According to People, when Efron was ask what happened to his hand he said, “A fan bit me,” he said, smiling, according to U.K. reports.
Calls to the actor’s rep for further explanation about his injury weren’t immediately returned.
Still, Efron’s “war” wound didn’t stop him from wrapping the injured digits around toothsome costar Taylor Schilling or posing with fans. After all, they seemed more than happy to get a second of his time – rather than a bite of his hand.
In a twist of irony, a West Virginia woman is trying to collect money from a collection agency. Diana Mey, of Wheeling, W. Va., won the largest judgment ever against an abusive debt collection company — more than $10 million.
“I’m a mom, and I’m a housewife, and I’m an accidental activist,” Mey said.
From her small-town home base in Wheeling, Mey went after a debt collection empire that hounds people nationwide and won. But she still hasn’t received any money.
“I don’t know that I’ll ever collect a dime, but if I can get their operation shut down, that would make me very happy.”
Watch the full story on “Nightline” TONIGHT at 11:35 p.m. ET/PT
It all started two years ago when a debt collector with a company called Reliant Financial Associates, or RFA, left a message implying that her house was in jeopardy if she didn’t pay a debt. The message stated:
“I’m calling in regards to a preliminary asset liability investigation. They are in the process of serving some court documents in regards to case 29369… They have some information now pending questions at the property,…
Springdale Avenue, in Wheeling, West Virginia. It is in your best interests to contact the department. You are required to contact 866-764-9779.
Diana Mey, of Wheeling, W. Va., won the largest judgment ever against an abusive debt collection company — more than 10 million dollars. But she is still waiting to collect damages.
It is illegal for debt collectors to make empty threats about serving people with a lawsuit or seizing their home. And it was especially galling to Mey, who says she is debt-free.
“They threatened to take legal action against our property and it wasn’t even our debt,” Mey said.
Millions of Americans are victims of this kind of mistaken debtor identity, partly because of a new breed of collectors called “debt buyers.” They purchase old debts for pennies that the original creditors have given up on and then try to collect them for a big profit. Critics say debt buyers sometimes use outrageous tactics to get the money where others have failed. RFA is a debt buyer.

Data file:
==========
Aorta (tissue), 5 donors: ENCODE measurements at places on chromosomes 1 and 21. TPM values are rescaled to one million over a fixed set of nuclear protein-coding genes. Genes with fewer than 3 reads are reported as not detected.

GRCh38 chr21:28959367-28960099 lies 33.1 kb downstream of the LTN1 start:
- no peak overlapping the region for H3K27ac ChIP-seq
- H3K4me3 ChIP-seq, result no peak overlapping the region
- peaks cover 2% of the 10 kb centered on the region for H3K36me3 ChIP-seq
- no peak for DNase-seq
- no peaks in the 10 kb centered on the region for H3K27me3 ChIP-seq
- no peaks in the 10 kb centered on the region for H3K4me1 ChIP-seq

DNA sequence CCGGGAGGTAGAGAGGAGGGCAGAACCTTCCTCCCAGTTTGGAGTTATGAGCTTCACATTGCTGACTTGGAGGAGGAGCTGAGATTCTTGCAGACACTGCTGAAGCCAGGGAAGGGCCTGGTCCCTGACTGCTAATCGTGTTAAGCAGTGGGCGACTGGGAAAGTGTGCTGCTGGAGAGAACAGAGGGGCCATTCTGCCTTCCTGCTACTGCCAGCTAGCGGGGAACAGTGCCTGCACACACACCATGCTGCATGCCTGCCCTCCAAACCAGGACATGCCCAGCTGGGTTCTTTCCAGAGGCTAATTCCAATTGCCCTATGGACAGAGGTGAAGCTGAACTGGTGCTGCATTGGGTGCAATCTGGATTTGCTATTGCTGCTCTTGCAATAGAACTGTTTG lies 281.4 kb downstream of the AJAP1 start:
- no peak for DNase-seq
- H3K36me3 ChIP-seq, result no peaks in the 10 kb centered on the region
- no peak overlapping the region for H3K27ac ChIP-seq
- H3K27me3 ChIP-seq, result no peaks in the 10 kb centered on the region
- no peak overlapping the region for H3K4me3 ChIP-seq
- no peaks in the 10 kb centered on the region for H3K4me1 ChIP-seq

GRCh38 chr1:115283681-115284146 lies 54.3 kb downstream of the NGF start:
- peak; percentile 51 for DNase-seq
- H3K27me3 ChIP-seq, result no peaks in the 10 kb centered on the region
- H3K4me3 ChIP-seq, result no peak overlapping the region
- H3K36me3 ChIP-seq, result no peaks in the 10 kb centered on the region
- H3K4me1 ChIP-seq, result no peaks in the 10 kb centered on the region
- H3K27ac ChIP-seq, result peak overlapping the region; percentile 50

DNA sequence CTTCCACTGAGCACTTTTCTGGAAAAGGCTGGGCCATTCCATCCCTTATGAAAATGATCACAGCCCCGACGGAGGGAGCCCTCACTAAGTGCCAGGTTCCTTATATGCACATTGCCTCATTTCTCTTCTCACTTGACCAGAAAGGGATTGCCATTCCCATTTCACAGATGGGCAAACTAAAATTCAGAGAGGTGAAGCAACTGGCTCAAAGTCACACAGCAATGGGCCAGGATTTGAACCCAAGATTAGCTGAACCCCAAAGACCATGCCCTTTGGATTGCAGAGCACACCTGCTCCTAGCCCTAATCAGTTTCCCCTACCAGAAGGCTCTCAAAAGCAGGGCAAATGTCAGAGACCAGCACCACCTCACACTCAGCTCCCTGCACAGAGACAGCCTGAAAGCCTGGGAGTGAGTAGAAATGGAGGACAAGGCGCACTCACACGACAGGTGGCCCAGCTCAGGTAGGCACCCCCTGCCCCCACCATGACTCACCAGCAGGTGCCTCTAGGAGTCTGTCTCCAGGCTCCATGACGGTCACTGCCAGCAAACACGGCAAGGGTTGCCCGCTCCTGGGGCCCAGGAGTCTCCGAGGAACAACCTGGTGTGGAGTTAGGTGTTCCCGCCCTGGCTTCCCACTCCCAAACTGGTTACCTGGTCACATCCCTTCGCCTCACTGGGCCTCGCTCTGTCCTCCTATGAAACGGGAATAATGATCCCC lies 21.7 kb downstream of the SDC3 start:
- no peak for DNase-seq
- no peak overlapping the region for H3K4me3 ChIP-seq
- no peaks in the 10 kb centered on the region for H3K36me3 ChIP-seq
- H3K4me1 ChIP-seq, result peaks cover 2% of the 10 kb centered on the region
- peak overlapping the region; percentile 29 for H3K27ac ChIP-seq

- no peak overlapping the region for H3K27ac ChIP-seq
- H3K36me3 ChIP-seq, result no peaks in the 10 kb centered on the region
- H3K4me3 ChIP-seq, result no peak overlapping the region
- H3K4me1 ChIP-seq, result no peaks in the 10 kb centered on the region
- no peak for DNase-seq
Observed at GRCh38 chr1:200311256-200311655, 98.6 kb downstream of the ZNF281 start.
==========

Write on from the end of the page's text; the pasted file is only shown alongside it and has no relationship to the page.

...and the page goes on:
Mey wrote RFA a cease and desist letter, telling the company not to contact her anymore, and sent it certified mail. Postal records show exactly when RFA signed for it. Precisely 23 minutes later, Mey started getting mysterious hang-up calls that showed up on her caller ID as coming from her local county government.
“So I called the number back and it was the sheriff’s department. And I asked if someone there was trying to reach me. And they said, no – nobody there was trying to reach me,” Mey said.
After two days of hang-up calls from that sheriff’s department number, Mey picked up another one with that same caller ID. The man on the line repeatedly called her a vulgar name for the female anatomy. He described violent sexual acts he would like to subject her to and asked if she liked to be “gang banged.”
“I was so frightened. I felt violated, but then I realized, you know, I’m taping this call,.” Mey said. “I pulled myself together and I thought, I can get through this. Just keep on talking buddy because we’re gonna get plenty of your voice on tape.”
The verbal assault went on for nearly two minutes before the man hung up.
Mey said she immediately called 911 to report that someone had threatened to sexually assault her. She says she was terrified because she believed the call was from a local number. Mey said she then bolted the door and got her husband’s gun out of the dresser and hung it on the bedpost in her bedroom.